Where does “Steve Sweatpants” come from and what does that name mean to you now?
The name is kind of my origin story, but at the same time, an evolution to the moniker, you feel me. When I was younger, every time my mom asked me to wash the dishes or take out the garbage, I would always say “let me grab my sweatpants.” It was a way to procrastinate, but at the same time I wanted to be comfortable doing something I didn’t want to be doing in the first place. After a while, it kind of became my super power, in a way, because for maximum efficiency, I needed to be cozy. Now, the older I’ve become, it means that not only I like to be comfortable but I want people to be comfortable around me.
You talk about how photography allows you to create “on [your] own terms.” What does that mean and why is it so important?
I think it’s important to have some sense of control in a society where it’s definitely not guaranteed. After all the years I’ve worked at retail, as a custodian, and the list goes on, the one consistent theme of my unhappiness was that I was never in control of where my imagination could go. With photography and creative direction, my thoughts are free now.
Your photographs of the protests this year have garnered much attention and acclaim. Why do you think that work spoke to people?
I feel that we are in the day and age of wanting the truth more than ever. There’s so many different narratives floating around, that everyone (including myself) wants trustworthy people on the ground, just showing what they see.
In terms of participating vs. observing, what did it feel like to photograph the protests?
It’s a lot to take in and download mentally when you’re documenting a protest. But for the most part, I felt a sense of purpose being there. Especially during the protest during the summer, there were so many memories that I will cherish forever. Just to see New York in unison during a global pandemic felt like something people will be talking about for 100 years.
Just to see New York in unison during a global pandemic felt like something people will be talking about for 100 years.
You have been working with one of the most influential people of our time Ava DuVernay through her Law Enforcement Accountability Project. Could you talk about the background of “41 to ‘99: A Photo Essay”?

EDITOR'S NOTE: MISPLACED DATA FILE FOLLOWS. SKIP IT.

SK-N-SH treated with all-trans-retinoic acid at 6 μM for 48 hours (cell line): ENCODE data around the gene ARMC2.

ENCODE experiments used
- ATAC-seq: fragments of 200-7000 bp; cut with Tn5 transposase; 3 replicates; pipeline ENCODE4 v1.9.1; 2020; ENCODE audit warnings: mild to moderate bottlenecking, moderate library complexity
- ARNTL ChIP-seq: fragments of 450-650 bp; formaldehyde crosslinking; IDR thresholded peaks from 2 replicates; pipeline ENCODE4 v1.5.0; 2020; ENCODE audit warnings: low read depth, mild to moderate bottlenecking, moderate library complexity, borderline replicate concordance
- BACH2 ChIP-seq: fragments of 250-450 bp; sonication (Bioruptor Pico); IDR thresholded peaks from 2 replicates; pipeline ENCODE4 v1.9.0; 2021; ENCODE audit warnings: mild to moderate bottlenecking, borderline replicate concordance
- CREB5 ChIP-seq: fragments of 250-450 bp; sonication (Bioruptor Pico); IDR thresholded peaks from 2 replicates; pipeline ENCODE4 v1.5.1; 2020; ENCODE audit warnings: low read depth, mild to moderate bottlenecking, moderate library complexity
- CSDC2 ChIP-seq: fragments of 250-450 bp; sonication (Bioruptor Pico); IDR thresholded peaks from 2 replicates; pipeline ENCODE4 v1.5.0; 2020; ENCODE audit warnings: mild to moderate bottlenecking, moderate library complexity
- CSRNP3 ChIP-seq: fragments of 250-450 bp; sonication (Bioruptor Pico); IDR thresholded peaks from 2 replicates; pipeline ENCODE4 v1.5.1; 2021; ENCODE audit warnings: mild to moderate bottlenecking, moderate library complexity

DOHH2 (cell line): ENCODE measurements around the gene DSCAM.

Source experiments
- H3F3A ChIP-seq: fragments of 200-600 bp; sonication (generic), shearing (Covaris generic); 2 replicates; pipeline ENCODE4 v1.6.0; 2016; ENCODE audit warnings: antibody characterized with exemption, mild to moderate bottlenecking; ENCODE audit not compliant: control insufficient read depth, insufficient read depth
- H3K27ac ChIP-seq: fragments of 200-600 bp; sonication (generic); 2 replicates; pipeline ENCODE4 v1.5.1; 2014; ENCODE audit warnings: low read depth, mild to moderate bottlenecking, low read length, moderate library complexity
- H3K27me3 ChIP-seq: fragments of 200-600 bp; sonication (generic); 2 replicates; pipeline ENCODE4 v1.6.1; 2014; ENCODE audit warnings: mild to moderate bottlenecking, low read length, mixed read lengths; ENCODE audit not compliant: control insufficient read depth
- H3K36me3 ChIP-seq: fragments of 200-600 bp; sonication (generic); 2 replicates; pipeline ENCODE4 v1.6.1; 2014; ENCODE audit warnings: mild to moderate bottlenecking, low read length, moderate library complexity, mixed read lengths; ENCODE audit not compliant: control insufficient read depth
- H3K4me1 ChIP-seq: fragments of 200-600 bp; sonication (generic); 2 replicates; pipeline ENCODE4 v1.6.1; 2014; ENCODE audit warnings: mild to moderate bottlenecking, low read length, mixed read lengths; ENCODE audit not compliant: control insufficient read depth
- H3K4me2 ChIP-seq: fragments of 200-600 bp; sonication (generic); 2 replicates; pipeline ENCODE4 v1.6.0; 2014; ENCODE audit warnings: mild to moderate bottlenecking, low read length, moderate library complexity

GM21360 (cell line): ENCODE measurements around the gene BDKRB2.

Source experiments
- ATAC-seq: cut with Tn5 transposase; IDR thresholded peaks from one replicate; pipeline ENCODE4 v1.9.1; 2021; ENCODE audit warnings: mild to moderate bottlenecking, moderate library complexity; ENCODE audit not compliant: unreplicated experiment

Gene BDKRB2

Ava DuVernay is hands-down one the most intelligent, empathic and overall just such an incredible person. So, being able to work with her and Array Now, it’s been that subliminal life mission that I wanted to achieve. To be respected by someone like her is the kind of validation money can never buy for me. So, with this project in particular, she wanted to make sure that not only I would help introduce the LEAP program, but focus on a case story that really brings to light the systemic racism that we face in America. One of them being with how lopsided justice really is for the murders of black men and women by police officers.
With so many important stories to tell about police brutality, why did you choose to tell the story of Amadou Diallo?
Diallo’s case is important to me because, even though this has been happening since the slave patrol days, it doesn’t really resonate until you can comprehend it on your terms. And for me, I was 12 years old when he was killed, and he was 23. Hearing that story as a kid, it horrified me. Still does till this day. That pain doesn’t just go away, and now with all the cameras, it’s way more in your face then ever. So the conversation instead of rotating around the victim, should be focused more on the accountability that none of these police officers face.
Could you talk about Street Dreams Magazine’s various facets?
Right now we have Street Dreams Radio and Street Dreams Visual Agency. We’re working on developing a more New York focused division now and to expand more on what we have started with Radio. The magazine will be back in full strength ASAP.
Could you recommend three artists, photographers, books, podcasts, movies, or video games that have shaped you?
Sheesh, good question. My three favorite photographers are Jamel Shabazz, Ricky Powell and Joseph Rodriguez. That’s like my holy trinity of street, photojournalism and just the scene in general. Favorite books would be Frank Miller’s The Dark Knight Returns, Malcom Gladwell’s book Blink and [Shel Silverstein’s] The Giving Tree. Movies, got to go with King of New York, Silence of the Lambs and Do the Right Thing. Honorable mention to They Live, a fucking classic. Video games, The Legend of Zelda: Ocarina of Time, Metal Gear Solid 2, Mass Effect 1 + 2 and I’m going to cheat and add Dead Space.